Such is the irony of the computer industry in that IBM is turning up as one of the winners in this new world by providing the major system platforms for the On Demand application providers... are we not now heading back to dumb terminals and a network around a large mainframe; only this time on a global scale!! Was this all part of the IBM strategic plan in the first place and they have just been waiting patiently in the wings, whilst all of their original large system competitors faded away?
How will it work in practice?
Two scenarios show how small companies could benefit from the new era.
1. SME Heaven
Imagine a small company that sells products both in store and online. They want to provide the same level of service to their customers and keep costs down.
The PCs used in store are connected to an On Demand ERP solution like Netsuite and the online order entry comes through the same application for processing. Back up stock is held in a warehouse or at the supplier with an agreed short delivery and refresh agreement. Any staff other than the shop assistants work at home. All of them are connected through broadband and a VoIP ‘switchboard to reduce costs and increase performance. As the product is scanned or ordered online it is instantly recorded in the same system and automatic stock levels processed and accounting systems are updated.
The data for the transaction is stored safely offsite through the system and ‘backroom’ staff working at home can check on any issues alerted to them or changes required. The PCs and connections can even be supported remotely through a variety of vendors including BT.
In this scenario the SME gets a very sophisticated solution for a reasonable annual fee, safe data storage, lower on site costs and part time ‘backoffice’ costs with the only software and hardware needed on site being the payment register and bar code scanning and receipt printing systems, with a broadband connected network of course. Even the video security systems can be run to an external system and recorded safely offsite with any remote staff able to raise the alarm by being provided monitor access alongside their other duties.
2. Professional services power up
Let’s look at an office services environment like an accountant or lawyer. They both need a safe storage of information and would have major business problems if their offices were burnt down. Another key is their historical business with clients and being able to meet with them or talk to them regularly. Typically admin and office costs are high for them as they need to be accessible to clients and generate mountains of paperwork.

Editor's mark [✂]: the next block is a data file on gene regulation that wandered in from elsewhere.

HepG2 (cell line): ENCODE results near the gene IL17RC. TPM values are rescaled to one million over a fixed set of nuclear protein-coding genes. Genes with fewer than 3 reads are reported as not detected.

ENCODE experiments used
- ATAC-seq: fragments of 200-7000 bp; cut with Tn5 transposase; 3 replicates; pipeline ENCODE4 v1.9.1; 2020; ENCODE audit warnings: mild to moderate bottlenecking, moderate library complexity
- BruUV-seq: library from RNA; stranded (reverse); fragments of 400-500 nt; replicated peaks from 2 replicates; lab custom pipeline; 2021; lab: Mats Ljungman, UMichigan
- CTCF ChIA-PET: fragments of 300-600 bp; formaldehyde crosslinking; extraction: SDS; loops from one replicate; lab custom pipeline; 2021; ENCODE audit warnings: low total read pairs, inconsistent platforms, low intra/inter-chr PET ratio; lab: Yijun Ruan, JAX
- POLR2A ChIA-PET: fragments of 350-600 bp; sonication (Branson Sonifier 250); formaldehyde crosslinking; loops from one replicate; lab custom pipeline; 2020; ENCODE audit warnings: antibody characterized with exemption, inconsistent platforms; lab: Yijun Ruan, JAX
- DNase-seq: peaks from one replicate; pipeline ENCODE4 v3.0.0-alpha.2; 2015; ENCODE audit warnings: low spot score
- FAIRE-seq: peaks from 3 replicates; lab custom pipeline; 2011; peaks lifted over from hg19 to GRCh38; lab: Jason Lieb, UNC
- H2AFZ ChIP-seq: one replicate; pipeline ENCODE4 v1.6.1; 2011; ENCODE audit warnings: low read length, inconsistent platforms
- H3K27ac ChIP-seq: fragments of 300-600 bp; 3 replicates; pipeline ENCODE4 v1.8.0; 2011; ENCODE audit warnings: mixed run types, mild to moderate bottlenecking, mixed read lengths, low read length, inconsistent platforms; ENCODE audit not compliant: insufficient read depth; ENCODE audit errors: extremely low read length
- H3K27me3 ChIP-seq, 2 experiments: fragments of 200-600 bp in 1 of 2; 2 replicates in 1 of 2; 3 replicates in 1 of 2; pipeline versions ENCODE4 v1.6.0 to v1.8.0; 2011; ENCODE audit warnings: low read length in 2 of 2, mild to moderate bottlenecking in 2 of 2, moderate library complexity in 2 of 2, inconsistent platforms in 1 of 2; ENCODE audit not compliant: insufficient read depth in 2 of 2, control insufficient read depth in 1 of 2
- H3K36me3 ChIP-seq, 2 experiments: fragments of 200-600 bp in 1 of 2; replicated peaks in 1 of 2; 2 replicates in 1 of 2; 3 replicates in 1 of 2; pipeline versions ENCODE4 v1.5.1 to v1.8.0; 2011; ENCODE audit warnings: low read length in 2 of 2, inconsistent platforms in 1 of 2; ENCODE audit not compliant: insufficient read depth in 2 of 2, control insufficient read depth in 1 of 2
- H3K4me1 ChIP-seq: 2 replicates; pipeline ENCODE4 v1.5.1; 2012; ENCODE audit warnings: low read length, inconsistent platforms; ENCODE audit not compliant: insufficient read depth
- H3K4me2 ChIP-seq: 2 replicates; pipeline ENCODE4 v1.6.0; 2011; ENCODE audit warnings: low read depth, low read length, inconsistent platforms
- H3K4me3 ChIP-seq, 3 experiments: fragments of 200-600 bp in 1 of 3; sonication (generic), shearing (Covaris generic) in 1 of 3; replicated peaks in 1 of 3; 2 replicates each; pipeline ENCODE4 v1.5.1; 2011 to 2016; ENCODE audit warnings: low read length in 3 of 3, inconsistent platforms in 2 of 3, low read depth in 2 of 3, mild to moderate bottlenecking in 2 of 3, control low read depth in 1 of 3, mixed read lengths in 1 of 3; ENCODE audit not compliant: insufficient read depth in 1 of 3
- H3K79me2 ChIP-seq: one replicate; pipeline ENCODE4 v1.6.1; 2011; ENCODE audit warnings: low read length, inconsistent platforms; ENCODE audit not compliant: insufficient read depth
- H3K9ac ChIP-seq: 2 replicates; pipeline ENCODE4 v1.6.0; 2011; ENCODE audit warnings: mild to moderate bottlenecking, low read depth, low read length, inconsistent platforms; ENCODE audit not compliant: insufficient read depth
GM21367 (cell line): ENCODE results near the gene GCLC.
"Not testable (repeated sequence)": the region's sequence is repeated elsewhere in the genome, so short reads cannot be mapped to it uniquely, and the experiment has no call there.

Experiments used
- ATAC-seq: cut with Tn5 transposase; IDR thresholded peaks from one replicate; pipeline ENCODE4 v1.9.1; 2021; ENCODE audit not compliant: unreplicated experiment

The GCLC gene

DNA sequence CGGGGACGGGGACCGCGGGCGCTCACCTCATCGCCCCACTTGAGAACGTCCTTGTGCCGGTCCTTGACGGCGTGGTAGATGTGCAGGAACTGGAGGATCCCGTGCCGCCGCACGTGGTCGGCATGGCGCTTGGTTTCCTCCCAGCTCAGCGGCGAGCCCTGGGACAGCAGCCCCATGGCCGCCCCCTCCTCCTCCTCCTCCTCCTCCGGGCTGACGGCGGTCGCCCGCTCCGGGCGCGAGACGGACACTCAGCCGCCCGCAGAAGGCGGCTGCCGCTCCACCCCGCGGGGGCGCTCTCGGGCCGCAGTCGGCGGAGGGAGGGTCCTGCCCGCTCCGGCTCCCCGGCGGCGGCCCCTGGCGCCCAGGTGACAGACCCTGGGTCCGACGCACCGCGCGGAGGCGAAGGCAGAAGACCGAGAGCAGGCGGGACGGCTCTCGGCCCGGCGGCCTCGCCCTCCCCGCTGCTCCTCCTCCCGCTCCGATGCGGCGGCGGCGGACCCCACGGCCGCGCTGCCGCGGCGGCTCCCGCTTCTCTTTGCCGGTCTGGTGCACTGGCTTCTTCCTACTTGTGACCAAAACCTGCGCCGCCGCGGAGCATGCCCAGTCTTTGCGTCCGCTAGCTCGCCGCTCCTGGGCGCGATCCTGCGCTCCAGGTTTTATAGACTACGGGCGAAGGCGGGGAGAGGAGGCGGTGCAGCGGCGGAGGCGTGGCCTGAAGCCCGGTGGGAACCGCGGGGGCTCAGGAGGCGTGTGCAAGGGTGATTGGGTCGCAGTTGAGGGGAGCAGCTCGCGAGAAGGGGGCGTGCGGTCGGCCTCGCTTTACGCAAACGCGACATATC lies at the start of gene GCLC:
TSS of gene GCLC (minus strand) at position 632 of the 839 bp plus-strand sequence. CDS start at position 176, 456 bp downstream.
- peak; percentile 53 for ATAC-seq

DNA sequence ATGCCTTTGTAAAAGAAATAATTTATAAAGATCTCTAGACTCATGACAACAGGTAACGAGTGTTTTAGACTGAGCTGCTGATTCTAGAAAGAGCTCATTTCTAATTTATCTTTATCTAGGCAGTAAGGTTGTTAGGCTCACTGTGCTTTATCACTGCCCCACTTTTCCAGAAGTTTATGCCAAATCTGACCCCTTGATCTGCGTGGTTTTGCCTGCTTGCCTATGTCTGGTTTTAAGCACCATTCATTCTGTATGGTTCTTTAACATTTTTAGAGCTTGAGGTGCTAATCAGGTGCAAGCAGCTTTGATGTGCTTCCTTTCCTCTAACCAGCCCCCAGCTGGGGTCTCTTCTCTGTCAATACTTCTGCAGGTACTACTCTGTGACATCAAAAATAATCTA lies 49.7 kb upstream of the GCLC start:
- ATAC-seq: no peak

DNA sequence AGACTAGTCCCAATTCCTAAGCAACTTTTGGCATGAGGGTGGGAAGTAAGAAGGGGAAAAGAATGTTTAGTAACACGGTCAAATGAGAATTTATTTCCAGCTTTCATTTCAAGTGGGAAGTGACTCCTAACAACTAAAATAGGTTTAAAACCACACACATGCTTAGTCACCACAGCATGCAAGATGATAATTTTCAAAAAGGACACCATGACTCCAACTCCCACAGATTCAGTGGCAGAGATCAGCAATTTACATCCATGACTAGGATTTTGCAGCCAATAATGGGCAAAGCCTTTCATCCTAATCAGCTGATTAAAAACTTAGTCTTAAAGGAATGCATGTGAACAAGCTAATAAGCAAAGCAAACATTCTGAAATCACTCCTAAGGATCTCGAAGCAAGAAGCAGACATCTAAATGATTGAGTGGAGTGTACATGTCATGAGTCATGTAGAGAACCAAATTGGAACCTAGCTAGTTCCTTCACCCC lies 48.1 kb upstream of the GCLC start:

They would benefit from connecting all of the staff to an On Demand CRM solution, like Salesforce.com, with specially designed connections to the specific industry solutions they would require e.g. legal accounts and research systems. They would only have a handful of appointment-driven people in the office to reduce space costs at any one time. Admin staff would all work from home. The connection between the rotational office based staff and admin would be through high speed broadband and VoIP with all of them using the CRM interactively. Any meetings would be recorded and used for paperwork generation later or minutes taken through voice conferencing. Research would all be done from home and the results stored against the client’s profile in the CRM system along with any meeting notes, minutes or any other documents. All other documents would be stored using scanning if they arrived in physical format using offsite technology and all emails would automatically be stored against the client file.
By having all of the connections required in a laptop and all of the information stored safely offsite it is even possible to move the business closer to the client using mobile connections. The staff could go to clients, using online mapping and booking systems to assist them and record their activities through the CRM, instead of them both coming to an office. On arrival they would connect their system to the network, storing the conversation and notes – safe in the knowledge that they are not carrying valuable client files, either physically or on a laptop and the admin staff can be working on the case immediately. The laptop would only have simple connection systems for VoIP and broadband on them and could therefore be ‘cheaper’ and lighter systems, maybe even PDAs with 3G and voice conferencing capability. For staff security they could even track their locations through their mobiles and they could photograph clients or documents etc. and send them back to ‘instantly’ store on file.
To ensure documents will be available in the event of an online connection failure, backup solutions could be put on the laptop and a USB memory card to temporarily download essential information and record the meeting for a future automate online update - most On Demand CRMs can have a ‘briefcase’ setup.
All staff would be happier not having to commute continually and clients would get a higher level of service at potentially no extra cost, because the overheads are reduced enabling this high level of customer service.